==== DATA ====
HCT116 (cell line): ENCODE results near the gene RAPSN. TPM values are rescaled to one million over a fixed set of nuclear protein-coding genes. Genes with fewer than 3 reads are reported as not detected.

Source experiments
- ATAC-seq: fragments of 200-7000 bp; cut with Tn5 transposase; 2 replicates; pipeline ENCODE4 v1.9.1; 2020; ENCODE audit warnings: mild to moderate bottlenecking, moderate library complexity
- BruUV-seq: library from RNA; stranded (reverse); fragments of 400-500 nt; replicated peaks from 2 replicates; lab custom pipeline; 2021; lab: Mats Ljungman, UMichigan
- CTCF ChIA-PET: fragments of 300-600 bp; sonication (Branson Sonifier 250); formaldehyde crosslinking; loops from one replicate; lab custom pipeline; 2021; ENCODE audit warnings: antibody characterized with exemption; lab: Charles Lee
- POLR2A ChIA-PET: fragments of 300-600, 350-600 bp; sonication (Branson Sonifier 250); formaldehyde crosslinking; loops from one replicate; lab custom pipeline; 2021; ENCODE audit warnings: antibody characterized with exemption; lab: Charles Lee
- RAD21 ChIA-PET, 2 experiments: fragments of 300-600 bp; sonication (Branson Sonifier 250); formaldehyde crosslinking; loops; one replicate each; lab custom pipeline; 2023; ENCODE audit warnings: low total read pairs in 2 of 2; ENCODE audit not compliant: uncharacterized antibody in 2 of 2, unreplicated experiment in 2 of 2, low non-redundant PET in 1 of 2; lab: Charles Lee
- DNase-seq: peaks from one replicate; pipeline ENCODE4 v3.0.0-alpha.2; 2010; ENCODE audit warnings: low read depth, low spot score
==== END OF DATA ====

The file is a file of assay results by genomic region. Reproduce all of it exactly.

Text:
HCT116 (cell line): ENCODE results near the gene RAPSN. TPM values are rescaled to one million over a fixed set of nuclear protein-coding genes. Genes with fewer than 3 reads are reported as not detected.

Source experiments
- ATAC-seq: fragments of 200-7000 bp; cut with Tn5 transposase; 2 replicates; pipeline ENCODE4 v1.9.1; 2020; ENCODE audit warnings: mild to moderate bottlenecking, moderate library complexity
- BruUV-seq: library from RNA; stranded (reverse); fragments of 400-500 nt; replicated peaks from 2 replicates; lab custom pipeline; 2021; lab: Mats Ljungman, UMichigan
- CTCF ChIA-PET: fragments of 300-600 bp; sonication (Branson Sonifier 250); formaldehyde crosslinking; loops from one replicate; lab custom pipeline; 2021; ENCODE audit warnings: antibody characterized with exemption; lab: Charles Lee
- POLR2A ChIA-PET: fragments of 300-600, 350-600 bp; sonication (Branson Sonifier 250); formaldehyde crosslinking; loops from one replicate; lab custom pipeline; 2021; ENCODE audit warnings: antibody characterized with exemption; lab: Charles Lee
- RAD21 ChIA-PET, 2 experiments: fragments of 300-600 bp; sonication (Branson Sonifier 250); formaldehyde crosslinking; loops; one replicate each; lab custom pipeline; 2023; ENCODE audit warnings: low total read pairs in 2 of 2; ENCODE audit not compliant: uncharacterized antibody in 2 of 2, unreplicated experiment in 2 of 2, low non-redundant PET in 1 of 2; lab: Charles Lee
- DNase-seq: peaks from one replicate; pipeline ENCODE4 v3.0.0-alpha.2; 2010; ENCODE audit warnings: low read depth, low spot score